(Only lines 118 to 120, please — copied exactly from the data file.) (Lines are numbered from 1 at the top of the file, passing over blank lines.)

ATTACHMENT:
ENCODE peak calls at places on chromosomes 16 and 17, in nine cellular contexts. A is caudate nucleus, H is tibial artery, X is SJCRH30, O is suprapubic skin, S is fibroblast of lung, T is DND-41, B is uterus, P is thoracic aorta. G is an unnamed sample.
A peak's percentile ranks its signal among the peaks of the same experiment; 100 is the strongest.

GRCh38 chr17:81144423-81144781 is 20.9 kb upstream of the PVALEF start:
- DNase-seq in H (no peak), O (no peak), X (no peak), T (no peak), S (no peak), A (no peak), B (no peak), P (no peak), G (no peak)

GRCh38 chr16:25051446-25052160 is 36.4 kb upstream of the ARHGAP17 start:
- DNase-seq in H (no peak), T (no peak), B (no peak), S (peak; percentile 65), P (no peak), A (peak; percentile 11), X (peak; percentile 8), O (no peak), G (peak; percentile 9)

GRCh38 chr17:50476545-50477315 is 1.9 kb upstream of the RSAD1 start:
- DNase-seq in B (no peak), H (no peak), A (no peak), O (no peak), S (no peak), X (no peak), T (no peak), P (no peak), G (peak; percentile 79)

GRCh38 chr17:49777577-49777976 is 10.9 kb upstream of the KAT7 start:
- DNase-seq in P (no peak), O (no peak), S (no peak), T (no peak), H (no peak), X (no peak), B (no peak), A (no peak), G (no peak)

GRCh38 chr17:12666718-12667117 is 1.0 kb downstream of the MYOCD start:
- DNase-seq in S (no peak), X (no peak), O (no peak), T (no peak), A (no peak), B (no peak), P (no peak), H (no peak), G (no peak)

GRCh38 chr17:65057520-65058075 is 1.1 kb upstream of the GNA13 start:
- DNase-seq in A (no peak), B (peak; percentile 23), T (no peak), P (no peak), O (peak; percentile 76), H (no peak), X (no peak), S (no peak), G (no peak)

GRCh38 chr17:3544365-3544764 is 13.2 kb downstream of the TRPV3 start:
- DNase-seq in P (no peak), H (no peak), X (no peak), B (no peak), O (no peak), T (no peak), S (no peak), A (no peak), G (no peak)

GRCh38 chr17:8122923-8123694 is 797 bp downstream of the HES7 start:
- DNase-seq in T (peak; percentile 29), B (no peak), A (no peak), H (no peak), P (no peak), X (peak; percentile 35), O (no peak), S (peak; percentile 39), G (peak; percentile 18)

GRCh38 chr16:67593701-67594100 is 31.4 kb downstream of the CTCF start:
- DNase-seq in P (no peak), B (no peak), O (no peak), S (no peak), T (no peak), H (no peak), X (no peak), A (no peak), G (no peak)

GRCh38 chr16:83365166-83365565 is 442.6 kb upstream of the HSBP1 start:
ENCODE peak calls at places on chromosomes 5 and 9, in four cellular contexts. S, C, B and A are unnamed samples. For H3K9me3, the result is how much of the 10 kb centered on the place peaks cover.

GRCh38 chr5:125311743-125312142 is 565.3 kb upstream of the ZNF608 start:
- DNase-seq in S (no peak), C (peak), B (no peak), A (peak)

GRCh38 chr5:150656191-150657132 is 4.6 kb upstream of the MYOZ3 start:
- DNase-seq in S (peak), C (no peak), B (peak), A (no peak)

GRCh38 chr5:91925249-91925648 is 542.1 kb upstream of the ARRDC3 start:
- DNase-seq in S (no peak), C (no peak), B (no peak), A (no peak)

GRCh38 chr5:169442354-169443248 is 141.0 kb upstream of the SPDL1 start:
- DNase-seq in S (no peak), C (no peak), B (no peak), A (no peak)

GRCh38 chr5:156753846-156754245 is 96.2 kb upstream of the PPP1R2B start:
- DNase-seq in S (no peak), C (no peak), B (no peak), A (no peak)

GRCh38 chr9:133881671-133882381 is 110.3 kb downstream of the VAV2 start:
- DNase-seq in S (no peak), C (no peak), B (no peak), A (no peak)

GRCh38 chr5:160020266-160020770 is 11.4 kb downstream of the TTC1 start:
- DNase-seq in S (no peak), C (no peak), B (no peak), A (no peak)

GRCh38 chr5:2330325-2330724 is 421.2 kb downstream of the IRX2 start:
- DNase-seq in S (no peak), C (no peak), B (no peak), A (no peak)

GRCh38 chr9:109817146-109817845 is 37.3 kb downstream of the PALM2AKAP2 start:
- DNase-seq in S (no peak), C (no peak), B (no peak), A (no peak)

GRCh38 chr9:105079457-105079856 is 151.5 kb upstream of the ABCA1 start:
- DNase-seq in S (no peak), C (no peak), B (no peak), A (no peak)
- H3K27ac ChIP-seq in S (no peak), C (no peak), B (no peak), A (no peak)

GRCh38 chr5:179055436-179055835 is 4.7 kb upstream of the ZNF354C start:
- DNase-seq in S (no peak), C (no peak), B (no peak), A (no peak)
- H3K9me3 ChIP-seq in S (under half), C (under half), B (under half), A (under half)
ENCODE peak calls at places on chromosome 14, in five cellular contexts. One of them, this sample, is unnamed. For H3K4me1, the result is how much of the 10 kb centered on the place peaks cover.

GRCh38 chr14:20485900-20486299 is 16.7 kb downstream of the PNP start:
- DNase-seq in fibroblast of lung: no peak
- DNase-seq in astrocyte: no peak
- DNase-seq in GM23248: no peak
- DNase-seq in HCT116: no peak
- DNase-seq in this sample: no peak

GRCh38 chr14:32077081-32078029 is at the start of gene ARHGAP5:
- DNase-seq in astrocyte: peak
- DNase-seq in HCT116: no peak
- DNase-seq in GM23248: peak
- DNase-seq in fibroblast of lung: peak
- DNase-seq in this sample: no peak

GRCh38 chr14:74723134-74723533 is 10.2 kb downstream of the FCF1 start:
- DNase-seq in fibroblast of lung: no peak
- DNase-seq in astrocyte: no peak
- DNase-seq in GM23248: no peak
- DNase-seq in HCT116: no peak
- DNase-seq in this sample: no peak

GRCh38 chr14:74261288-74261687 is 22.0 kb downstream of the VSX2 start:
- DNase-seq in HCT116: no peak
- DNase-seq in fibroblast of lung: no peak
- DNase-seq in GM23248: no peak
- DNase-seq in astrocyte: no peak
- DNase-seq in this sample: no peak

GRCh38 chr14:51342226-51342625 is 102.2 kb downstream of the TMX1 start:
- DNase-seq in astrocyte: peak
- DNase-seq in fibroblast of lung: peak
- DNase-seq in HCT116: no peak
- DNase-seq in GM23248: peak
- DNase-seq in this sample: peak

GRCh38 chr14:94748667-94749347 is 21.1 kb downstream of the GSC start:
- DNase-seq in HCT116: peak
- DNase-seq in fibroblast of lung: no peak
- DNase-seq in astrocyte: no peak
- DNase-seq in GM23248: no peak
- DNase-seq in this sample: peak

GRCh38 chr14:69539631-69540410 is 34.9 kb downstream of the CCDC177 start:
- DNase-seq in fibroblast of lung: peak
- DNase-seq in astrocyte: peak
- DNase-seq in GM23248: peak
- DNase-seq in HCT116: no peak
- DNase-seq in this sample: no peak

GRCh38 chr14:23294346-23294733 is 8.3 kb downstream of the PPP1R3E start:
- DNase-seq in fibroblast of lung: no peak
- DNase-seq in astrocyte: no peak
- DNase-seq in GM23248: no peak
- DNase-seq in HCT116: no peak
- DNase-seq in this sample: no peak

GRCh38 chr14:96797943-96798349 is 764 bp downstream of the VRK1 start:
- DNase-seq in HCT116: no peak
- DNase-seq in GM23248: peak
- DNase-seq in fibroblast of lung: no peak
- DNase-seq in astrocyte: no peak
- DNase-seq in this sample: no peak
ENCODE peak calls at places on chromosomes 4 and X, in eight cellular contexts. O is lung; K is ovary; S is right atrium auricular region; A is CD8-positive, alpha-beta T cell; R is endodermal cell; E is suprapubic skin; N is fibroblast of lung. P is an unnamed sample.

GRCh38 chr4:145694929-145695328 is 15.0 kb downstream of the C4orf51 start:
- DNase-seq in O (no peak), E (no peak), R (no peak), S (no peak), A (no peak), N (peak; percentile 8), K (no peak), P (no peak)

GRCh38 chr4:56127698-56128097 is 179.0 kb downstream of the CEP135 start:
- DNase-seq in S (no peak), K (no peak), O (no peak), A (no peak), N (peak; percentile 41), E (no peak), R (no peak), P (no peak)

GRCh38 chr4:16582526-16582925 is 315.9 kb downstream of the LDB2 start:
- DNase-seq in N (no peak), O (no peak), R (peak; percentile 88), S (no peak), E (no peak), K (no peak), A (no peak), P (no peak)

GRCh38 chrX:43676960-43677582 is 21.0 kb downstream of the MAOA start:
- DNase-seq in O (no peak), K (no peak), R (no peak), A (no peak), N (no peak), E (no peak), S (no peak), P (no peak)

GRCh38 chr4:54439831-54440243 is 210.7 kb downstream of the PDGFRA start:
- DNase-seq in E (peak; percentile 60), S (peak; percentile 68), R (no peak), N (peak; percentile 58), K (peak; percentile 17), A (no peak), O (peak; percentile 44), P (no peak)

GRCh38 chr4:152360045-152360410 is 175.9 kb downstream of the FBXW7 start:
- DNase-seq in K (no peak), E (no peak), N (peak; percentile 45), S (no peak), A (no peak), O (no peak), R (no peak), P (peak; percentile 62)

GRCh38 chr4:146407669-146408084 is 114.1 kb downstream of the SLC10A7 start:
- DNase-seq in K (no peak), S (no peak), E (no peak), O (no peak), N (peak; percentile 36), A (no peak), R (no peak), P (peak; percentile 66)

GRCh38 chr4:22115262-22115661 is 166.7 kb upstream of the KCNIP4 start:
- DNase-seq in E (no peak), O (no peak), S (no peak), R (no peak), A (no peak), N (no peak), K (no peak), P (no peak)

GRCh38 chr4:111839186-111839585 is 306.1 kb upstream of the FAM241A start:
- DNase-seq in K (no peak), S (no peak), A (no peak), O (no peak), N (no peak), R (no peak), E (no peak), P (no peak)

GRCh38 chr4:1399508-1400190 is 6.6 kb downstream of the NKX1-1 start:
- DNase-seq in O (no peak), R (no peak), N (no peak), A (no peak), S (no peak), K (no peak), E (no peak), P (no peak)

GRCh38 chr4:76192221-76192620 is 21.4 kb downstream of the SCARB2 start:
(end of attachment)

- DNase-seq in E (no peak), O (no peak), S (no peak), R (no peak), A (no peak), N (no peak), K (no peak), P (no peak)

GRCh38 chr4:111839186-111839585 is 306.1 kb upstream of the FAM241A start:
- DNase-seq in K (no peak), S (no peak), A (no peak), O (no peak), N (no peak), R (no peak), E (no peak), P (no peak)